Close

September 3, 2020

Prepping your Florida Garden for Fall

By Amanda Rose Newton

Now that it is September in zone 9b Florida, the intense heat of the summer will soon be behind us.

For us gardeners, this means we can get back outside and start planning our edible gardens. Before you do so, consider doing a little cleaning around the landscape. Doing a little bit of work now can save you hours once your garden is in full swing.

If cleaning happens to not be, your favorite chore (and really, who loves it?) just remember it is the equivalent of studying over time rather than cramming the night before the exam. You will be glad you started early!

Fall Garden Cleaning Tips

With temperatures reaching the mid-90s in August, you may have let your garden be a bit more overgrown than usual. Now is the time to survey the landscape and remove any debris such as fallen leaves, excess weeds, and trim back unruly shrubs and trees. Not only will it make your garden more aesthetically pleasing, but it will also help eliminate places where disease and pests can persist season to season.

Putting down a fresh layer of mulch will also help maintain soil moisture and temperature with the added benefit of reducing weeds.

Garden Bed Care

Just as in the scenario above, plants with dead material should be removed in order to reduce hiding places for pests and diseases. Plants that are diseased should also be taken out, bagged, and thrown out. While dead plant material is a great addition to the compost bin, be sure to not include those with diseases as the spores can persist throughout the season.

Compost piles do not put out enough heat to sufficiently kill most pathogens such as fungi, bacteria, and viruses that may be the cause of disease. Fruit and berries (even frond seed pods) can attract pests to breed. Many flies, in particular, like to lay their eggs in fallen, rotting fruit, which keeps the pest cycle going month after month.

Crop Rotation

Rotating the vegetables and fruit you plant in your edible beds is a great way to reduce and break the disease cycle. Though commonly used in large-scale agriculture, it can easily be replicated by the home gardener. An example rotation would include starting with a heavy feeder, such as tomatoes, and moving to a light feeder such as lettuce. Once the lettuce has been harvested, a legume (bean of any kind) can be planted to fix nitrogen and reinvigorate the soil with needed nutrients taken up by the tomato and lettuce. Not only does it help reduce the amount of fertilization you must do, switching out your plant families helps prevent diseases from constantly plaguing certain plants.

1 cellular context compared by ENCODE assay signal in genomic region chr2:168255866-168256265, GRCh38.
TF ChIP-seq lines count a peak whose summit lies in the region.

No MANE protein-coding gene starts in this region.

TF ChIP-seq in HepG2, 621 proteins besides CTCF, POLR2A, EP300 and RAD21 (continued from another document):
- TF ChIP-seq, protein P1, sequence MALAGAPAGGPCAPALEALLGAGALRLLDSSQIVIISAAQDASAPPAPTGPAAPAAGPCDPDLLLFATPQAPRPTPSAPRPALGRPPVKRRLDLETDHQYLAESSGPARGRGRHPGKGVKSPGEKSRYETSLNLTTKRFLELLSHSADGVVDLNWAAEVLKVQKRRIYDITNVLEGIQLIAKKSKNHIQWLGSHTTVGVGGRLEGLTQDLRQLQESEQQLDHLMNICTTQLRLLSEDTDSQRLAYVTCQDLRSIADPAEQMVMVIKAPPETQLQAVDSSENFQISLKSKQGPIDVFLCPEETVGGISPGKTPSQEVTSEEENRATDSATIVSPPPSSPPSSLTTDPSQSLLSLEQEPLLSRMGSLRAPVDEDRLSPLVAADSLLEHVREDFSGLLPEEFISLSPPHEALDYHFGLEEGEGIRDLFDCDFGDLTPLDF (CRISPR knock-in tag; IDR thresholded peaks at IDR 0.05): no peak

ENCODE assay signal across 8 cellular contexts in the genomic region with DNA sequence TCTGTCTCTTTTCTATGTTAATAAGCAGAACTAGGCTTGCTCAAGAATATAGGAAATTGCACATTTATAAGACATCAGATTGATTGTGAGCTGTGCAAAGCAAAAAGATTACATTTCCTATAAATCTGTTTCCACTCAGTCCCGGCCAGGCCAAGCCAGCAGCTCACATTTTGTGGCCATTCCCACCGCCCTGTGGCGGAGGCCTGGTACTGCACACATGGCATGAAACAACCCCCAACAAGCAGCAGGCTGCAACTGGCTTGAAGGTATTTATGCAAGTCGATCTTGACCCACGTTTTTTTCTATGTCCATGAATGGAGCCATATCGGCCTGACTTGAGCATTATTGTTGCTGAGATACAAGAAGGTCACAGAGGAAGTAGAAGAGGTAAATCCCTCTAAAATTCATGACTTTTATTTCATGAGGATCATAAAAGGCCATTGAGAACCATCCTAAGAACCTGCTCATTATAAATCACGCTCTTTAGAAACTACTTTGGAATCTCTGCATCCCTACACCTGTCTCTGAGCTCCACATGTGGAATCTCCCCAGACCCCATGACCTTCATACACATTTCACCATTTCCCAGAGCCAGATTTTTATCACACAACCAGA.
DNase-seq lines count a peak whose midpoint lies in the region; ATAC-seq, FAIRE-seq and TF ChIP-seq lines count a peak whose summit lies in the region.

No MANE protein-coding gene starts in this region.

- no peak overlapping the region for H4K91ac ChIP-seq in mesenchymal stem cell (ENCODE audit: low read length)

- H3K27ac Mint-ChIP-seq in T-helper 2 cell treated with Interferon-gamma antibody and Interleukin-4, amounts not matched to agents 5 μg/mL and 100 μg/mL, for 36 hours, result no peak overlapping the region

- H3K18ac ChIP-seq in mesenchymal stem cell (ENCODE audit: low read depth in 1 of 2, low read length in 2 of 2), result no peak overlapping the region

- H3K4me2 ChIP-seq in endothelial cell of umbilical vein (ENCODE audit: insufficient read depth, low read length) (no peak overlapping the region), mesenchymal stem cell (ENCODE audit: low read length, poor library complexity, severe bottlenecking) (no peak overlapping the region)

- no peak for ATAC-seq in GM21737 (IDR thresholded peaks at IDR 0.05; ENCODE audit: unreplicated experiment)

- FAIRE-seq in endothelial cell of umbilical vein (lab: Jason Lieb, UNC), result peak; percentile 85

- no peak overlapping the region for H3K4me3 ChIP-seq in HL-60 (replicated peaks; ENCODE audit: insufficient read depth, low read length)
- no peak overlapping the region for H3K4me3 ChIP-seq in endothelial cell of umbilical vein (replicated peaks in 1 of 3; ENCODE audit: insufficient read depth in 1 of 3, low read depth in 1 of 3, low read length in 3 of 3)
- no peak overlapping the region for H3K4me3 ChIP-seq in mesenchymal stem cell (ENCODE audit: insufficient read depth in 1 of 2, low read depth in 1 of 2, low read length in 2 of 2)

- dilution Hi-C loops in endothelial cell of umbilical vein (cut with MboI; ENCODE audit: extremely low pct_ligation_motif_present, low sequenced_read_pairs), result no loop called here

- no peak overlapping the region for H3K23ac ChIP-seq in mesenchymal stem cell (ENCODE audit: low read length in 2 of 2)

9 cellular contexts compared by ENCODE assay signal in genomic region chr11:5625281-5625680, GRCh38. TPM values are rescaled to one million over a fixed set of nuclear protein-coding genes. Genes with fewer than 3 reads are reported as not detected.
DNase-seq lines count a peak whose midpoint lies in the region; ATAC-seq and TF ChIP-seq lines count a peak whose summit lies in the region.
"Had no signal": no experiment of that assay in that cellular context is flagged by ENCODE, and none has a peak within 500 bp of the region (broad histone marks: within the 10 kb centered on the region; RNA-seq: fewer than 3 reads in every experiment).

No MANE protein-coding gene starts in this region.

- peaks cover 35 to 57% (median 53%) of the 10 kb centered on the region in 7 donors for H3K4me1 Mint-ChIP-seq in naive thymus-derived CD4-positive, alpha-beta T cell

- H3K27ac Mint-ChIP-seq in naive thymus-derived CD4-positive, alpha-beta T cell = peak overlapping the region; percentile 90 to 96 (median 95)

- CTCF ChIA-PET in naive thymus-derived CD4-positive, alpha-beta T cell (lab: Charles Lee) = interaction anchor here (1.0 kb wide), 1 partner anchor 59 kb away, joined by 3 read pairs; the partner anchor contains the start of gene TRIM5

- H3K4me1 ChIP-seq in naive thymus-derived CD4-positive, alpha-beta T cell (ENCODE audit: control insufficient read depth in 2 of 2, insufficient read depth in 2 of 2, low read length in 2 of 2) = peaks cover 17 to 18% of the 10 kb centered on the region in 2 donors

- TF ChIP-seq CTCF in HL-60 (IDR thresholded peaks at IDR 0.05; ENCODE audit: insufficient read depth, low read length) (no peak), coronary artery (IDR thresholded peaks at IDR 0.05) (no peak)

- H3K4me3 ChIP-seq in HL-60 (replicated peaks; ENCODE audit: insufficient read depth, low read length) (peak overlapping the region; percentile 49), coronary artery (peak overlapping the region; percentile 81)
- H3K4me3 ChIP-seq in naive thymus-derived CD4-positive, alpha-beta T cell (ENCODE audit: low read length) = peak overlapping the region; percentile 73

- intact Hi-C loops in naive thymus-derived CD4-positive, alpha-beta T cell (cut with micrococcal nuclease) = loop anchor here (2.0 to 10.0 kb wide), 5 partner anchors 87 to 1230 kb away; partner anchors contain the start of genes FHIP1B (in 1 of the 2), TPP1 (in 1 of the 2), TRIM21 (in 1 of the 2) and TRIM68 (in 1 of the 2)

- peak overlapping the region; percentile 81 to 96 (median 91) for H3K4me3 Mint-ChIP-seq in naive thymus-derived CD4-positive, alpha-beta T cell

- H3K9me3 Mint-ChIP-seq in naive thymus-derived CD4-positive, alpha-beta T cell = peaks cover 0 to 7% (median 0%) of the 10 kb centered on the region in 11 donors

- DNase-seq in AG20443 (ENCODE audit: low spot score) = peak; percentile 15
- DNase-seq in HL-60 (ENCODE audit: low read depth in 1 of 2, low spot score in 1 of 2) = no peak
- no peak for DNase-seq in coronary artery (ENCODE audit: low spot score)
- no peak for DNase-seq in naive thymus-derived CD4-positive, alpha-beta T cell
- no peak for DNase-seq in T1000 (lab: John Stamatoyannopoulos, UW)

Sample Crop Rotation:

Ornamental Plant Care

Removing weak sections of hedges also does wonders to reduce bringing pests and diseases to the yard. Most diseases are opportunistic and tend to favor easy targets, like your hedges with dead sections.
If your lawn is in pristine condition, consider saving your clippings to act as a green mulch. When mixed with chopped up leaves, this creates a green mulch that can be added to your garden beds. Not only will it add nutrients, but it will also serve a similar role to wood chip mulch and become a weed block. When you find yourself in the mood to weed, have at it! Removing weeds helps improve the appearance of the garden and more importantly, prevents serving yet another harboring place for plant disease and pests to persist. In addition, they are known to raise humidity if left planted, which invites fungi to grow. Remove all weeds showing signs of disease immediately and destroyed in the same manner as plant material.

Sanitize It!

Sanitation, a term we are all too familiar with during the current state of our world, also plays a role in maintaining a happy, healthy garden.

Your garden equipment can end up being an unintentional disease spreader. Be sure to disinfect tools such as pruners, trowels, and loopers between plants. A simple bleach water solution (1 part bleach to 3 parts water) will kill any bacteria or fungi present on the tool.

Practicing these simple steps year-round will not only improve the way your garden looks, but it will reduce your chore load from season to season.